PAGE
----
VLS - Cruzeiro do Sul



On October 24, 2005, the Brazilian government unveiled its ambitious "Cruzeiro do Sul" space-rockets program, which will be jointly conducted by the CTA and AEB in partnership with the Russians and will include the development of five new launchers until 2022. The partnership with the Russians begins by the technical review of the VLS-alfa project and consulting services in engineering. Meetings between scientists of the AEB, the Russian agency RFSA - Russian Federal Space Agency, and INPE, besides representatives of the Air Force Command and business sector, serve to discuss the joint work under the supervision of technicians from the Russian space agency. The main contractor is probably State Rocket Center “Makeyev” Design Bureau.

Characteristics of the future Brazilian rocket family, according to CTA:

VLS Alfa: Initial vehicle of the family. The VLS-1 will be changed by a new liquid propellant upper stage with KBKhA engine
RD-0109 (or Brazilian MFPL-75). This configuration will have a capacity of 250 kg to place satellites in a 750 km equatorial orbit.
VLS Beta: This configuration is composed of a larger new first stage, contain solid propellant, and two liquid propellant upper stages. The performance of this vehicle will allow the launch of satellites of up to 800 kg in equatorial orbit.
VLS Gama: It is the first vehicle of the Southern Cross Program. Liquid propellant is contains in all stages. The first stage is propelled by a Russian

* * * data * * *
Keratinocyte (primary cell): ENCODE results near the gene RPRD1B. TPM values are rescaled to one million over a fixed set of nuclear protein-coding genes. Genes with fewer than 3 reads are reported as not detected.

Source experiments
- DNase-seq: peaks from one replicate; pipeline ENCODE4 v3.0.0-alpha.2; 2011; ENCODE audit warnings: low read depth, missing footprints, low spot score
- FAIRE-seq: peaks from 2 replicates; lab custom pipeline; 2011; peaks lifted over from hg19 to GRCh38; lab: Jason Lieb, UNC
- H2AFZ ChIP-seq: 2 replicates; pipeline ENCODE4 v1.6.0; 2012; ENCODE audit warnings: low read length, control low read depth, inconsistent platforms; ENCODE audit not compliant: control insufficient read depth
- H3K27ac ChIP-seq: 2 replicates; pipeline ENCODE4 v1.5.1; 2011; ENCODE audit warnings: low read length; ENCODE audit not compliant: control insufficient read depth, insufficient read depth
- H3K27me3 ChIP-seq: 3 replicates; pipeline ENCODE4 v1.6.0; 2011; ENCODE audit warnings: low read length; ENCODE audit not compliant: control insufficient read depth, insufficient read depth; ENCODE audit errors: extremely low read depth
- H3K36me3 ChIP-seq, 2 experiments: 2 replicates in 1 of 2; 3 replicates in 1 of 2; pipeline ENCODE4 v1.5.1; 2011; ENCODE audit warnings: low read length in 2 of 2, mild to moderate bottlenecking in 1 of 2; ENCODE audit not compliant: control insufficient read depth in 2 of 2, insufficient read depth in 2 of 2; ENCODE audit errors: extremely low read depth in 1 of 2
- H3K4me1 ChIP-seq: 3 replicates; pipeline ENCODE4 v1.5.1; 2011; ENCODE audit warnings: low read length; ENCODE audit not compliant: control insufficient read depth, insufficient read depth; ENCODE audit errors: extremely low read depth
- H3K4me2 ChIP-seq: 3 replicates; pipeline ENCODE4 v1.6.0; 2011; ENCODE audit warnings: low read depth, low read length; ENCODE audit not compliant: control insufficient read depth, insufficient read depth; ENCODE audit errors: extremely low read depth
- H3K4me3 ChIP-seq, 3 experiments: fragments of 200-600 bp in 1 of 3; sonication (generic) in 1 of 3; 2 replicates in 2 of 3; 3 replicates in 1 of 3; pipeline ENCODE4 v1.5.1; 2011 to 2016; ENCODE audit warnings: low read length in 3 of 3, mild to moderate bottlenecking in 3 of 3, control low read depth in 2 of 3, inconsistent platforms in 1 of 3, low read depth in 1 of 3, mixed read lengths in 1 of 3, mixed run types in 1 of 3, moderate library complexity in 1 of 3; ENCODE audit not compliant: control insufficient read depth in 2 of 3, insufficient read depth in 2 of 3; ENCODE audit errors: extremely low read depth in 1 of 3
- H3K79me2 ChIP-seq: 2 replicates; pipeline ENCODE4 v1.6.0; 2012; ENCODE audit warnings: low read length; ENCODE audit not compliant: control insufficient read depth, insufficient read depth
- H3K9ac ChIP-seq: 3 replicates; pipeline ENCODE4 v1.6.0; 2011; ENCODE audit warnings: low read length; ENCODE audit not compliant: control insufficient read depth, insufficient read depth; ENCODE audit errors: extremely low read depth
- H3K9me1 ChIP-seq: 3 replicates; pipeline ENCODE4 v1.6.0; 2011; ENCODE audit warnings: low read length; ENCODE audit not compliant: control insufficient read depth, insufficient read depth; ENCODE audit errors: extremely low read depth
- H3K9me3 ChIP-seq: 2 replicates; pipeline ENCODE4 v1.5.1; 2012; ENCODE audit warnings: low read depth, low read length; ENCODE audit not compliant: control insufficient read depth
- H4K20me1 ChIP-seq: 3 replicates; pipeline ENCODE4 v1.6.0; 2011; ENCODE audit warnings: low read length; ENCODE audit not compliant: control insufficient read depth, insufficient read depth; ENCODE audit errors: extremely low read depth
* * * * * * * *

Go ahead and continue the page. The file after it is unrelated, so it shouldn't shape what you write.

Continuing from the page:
NK-33-1 engine. The launcher will have capacity to place satellites in polar orbits and geostationary transfer orbits.
VLS Delta: Using two solid propellant boosters, the VLS Delta have an upgraded capacity to its predecessor (VLS Gama). The transport of satellites of up to 2 tons in a geostationary transfer orbit is possible.
VLS Epsilon: It is the final launcher configuration of the Southern Cross Program, with a capacity to transport satellites up to 4 tons in a geostationary transfer orbit. The launcher consist of three liquid propellant main stages and two liquid propellant booster stages. Some launchers are related to the former OrionSpace Launch System Project

Brazil plans to develop its own carrier rocket VLS-alfa for conveying small satellites into orbit by 2014.

The test launch of the VLS-Alfa rocket is scheduled for 2012 and the first launch of the fully loaded rocket is due in 2013.

Brazilian-Russian cooperation established in 2004 to improve the Brazilian launch vehicle VLS-1. The modification of the VLS-1 based on the substitution of upper stages by an single stage with indigenous liquid-propellant rocket engine RD-0109.
All main electronic devices of vehicle and the reaction attitude control system are placed in the upper stage.

VLS Alfa

New: Brazil has come out with a new strategic plan to guide its space efforts through 2021 that involves a significant change in its effort to develop a domestic satellite launch industry.
Brazil has scaled back an ambitious Southern Cross development program to focus on a series of smaller launch vehicles that appear to rely more on home-grown technology.
The other notable change in the plan is that Brazil and Germany are jointly working on a micro-satellite launcher (VLM Nova) that would be capable of lifting payloads weighing 150 kg into a 300-kilometer orbit.
Meanwhile, Brazil is continuing work on launching Ukraine’s Cyclone-4 rocket from the Alcantara Launch Center in 2014.